A landmark collection of more than five hundred letters written by a woman at the heart of the Harlem Renaissanc--an author who remains one of the most intriguing people in American cultural history.
Alice Walker’s 1975 Ms. magazine article "Looking for Zora" reintroduced Zora Neale Hurston to the American literary landscape, and ushered in a virtual renaissance for a writer who was a bestselling author at her peak in the 1930s, but died penniless and in obscurity some three decades later.
Since that rediscovery of novelist, anthropologist, playwright, folklorist, essayist, and poet Zora Neale Hurston, her books--from the classic love story Their Eyes Were Watching God to her controversial autobiography, Dust Tracks on the Road--have sold millions of copies. Hurston is now taught in American, African American, and women's studies courses in high schools and universities from coast to coast.
Now, in Zora Neale Hurston: A Life in Letters, the fascinating life of one of the most enigmatic literary figures of the twentieth century comes alive. Through letters to Harlem Renaissance friends Langston Hughes, Alain Locke, Dorothy West, and Carl Van Vechten, and to bestselling author Marjorie Kinnan Rawlings and Fannie Hurst, among others, readers experience the exuberance and trials of Hurston’s life. Her letters to her patron, Mrs. Charlotte "Godmother" Osgood Mason, are laced with equal amounts of cynicism and reverence, and offer a fascinating glimpse of the perilously thin line Hurston tread to maintain vital monetary support as she pursued her art and avant-garde lifestyle (which included crossing the country collecting folklore, and a job as story editor at Paramount Pictures in the 1940s).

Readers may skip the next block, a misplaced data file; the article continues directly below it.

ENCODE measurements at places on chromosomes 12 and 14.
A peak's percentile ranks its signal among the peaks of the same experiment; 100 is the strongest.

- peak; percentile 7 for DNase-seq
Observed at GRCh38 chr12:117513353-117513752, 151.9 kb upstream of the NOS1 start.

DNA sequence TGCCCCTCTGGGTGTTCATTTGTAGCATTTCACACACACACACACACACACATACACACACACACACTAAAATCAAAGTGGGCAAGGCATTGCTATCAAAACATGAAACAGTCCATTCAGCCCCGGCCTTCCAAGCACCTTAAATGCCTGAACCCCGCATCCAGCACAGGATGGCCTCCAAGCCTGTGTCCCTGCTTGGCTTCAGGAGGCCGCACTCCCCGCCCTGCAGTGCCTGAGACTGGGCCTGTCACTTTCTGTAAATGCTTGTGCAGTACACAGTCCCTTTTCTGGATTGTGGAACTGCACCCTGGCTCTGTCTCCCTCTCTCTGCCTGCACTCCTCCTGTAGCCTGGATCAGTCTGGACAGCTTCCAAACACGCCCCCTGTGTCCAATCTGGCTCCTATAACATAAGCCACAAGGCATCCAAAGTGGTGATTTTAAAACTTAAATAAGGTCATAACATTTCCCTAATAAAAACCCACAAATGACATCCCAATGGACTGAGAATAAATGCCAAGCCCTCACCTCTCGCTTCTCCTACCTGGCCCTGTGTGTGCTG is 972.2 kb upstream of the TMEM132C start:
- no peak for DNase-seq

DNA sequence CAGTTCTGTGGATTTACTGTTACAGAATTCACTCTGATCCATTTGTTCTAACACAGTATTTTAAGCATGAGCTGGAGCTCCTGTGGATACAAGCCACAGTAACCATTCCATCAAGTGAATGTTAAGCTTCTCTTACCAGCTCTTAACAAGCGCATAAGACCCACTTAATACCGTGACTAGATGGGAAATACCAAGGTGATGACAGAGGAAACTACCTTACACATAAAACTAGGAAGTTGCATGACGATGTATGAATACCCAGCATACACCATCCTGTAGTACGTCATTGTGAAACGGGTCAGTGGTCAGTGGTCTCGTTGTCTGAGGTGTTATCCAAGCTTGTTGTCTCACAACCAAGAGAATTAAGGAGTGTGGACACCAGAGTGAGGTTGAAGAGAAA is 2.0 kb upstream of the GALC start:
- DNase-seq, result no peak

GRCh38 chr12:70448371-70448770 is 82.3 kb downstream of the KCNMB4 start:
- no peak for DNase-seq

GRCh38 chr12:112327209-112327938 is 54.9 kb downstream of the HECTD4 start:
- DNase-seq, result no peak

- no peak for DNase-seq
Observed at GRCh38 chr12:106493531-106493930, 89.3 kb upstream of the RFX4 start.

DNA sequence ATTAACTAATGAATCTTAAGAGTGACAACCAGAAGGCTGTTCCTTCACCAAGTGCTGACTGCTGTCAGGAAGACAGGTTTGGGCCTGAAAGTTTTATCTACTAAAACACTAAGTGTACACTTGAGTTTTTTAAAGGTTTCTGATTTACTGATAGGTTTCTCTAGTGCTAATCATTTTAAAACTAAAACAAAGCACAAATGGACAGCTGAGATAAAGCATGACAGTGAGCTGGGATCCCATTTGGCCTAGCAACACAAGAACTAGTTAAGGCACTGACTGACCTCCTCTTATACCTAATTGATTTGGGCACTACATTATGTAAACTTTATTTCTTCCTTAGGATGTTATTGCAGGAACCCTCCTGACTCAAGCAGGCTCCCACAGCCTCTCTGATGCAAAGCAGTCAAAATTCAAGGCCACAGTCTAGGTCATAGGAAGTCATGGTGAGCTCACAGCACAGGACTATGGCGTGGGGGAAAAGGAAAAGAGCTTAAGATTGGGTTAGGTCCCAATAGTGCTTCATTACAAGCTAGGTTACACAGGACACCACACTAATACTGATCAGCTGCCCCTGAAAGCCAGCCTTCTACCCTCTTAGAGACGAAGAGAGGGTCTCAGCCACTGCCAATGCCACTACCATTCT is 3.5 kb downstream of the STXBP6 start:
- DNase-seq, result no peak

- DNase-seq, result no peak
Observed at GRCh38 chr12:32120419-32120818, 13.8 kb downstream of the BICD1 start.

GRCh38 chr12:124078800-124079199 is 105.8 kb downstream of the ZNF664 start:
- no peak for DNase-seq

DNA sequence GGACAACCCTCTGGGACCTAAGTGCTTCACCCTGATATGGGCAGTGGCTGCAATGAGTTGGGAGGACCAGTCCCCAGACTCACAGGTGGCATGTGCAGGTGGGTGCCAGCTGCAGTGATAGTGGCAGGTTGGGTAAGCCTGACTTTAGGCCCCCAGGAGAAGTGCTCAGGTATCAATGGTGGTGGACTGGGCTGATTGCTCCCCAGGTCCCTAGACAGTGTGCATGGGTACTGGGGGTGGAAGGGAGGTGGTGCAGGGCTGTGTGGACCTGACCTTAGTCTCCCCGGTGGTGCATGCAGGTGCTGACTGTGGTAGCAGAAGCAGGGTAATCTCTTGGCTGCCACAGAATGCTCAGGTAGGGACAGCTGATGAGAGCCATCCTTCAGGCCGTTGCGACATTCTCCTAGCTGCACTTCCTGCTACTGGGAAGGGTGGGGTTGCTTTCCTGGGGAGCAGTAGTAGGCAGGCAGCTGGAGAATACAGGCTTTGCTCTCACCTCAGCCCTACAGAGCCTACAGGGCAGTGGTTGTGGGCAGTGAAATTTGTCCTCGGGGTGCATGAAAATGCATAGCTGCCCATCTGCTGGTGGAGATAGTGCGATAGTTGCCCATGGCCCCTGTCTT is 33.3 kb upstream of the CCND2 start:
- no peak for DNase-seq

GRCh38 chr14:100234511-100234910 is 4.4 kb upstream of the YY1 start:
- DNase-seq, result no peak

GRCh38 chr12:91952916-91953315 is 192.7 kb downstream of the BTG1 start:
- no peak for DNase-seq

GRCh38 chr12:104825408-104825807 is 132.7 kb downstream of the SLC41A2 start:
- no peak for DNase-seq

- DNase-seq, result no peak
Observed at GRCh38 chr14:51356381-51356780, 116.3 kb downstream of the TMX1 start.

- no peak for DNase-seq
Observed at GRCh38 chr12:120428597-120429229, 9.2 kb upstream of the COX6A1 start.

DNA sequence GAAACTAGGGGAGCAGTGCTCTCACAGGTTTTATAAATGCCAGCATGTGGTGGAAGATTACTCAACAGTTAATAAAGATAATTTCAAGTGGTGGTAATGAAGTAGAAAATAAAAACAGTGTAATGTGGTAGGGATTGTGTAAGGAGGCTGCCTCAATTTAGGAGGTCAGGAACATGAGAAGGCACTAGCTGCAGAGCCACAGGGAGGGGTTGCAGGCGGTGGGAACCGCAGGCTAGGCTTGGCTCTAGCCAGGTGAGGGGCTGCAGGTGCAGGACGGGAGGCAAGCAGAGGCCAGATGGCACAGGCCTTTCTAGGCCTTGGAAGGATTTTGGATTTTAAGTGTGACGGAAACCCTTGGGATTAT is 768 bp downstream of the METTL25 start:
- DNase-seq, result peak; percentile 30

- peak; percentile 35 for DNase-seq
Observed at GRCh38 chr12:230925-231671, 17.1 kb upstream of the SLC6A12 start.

Meticulously edited and annotated, this landmark collection of letters will provide her fans, as well as those discovering Hurston for the first time, with a penetrating and profound portrait into the life, writings (four novels, a play, an autobiography, and countless essays), and impressive imagination of one of the most amazing characters to grace American letters.